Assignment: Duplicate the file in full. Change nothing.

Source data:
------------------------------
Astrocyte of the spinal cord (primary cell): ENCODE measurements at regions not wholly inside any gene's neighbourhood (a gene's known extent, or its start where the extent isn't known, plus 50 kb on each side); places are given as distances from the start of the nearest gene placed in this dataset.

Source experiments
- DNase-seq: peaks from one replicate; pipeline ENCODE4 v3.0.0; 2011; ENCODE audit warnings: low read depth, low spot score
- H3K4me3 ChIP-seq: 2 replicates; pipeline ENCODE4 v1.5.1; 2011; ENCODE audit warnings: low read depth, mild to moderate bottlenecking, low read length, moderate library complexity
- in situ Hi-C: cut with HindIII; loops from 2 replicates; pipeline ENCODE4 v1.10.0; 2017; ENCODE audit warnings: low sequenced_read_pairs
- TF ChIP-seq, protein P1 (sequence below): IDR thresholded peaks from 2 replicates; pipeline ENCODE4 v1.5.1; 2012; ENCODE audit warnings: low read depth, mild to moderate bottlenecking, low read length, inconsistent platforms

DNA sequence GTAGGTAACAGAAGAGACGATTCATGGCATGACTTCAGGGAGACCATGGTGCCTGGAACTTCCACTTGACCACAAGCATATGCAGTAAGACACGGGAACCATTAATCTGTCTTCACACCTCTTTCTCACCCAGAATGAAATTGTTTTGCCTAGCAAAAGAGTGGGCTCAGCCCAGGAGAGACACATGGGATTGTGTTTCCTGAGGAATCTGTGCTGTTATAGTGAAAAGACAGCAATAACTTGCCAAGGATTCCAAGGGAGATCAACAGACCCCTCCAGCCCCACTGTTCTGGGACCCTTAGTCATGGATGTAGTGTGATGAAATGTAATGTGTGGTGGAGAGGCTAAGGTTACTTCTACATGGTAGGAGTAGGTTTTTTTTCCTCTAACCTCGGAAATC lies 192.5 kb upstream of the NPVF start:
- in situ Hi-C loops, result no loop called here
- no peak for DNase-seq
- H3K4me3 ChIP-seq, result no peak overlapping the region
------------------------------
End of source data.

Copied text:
Astrocyte of the spinal cord (primary cell): ENCODE measurements at regions not wholly inside any gene's neighbourhood (a gene's known extent, or its start where the extent isn't known, plus 50 kb on each side); places are given as distances from the start of the nearest gene placed in this dataset.

Source experiments
- DNase-seq: peaks from one replicate; pipeline ENCODE4 v3.0.0; 2011; ENCODE audit warnings: low read depth, low spot score
- H3K4me3 ChIP-seq: 2 replicates; pipeline ENCODE4 v1.5.1; 2011; ENCODE audit warnings: low read depth, mild to moderate bottlenecking, low read length, moderate library complexity
- in situ Hi-C: cut with HindIII; loops from 2 replicates; pipeline ENCODE4 v1.10.0; 2017; ENCODE audit warnings: low sequenced_read_pairs
- TF ChIP-seq, protein P1 (sequence below): IDR thresholded peaks from 2 replicates; pipeline ENCODE4 v1.5.1; 2012; ENCODE audit warnings: low read depth, mild to moderate bottlenecking, low read length, inconsistent platforms

DNA sequence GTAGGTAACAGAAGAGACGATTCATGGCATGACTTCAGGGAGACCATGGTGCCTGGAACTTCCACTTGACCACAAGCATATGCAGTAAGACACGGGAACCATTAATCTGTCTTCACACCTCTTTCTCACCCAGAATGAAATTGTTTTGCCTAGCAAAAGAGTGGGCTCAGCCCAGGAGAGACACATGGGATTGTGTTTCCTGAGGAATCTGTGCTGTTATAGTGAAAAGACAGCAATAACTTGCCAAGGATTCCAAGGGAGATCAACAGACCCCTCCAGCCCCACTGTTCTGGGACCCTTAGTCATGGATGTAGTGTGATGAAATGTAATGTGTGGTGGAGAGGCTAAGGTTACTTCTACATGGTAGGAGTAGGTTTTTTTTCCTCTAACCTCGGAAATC lies 192.5 kb upstream of the NPVF start:
- in situ Hi-C loops, result no loop called here
- no peak for DNase-seq
- H3K4me3 ChIP-seq, result no peak overlapping the region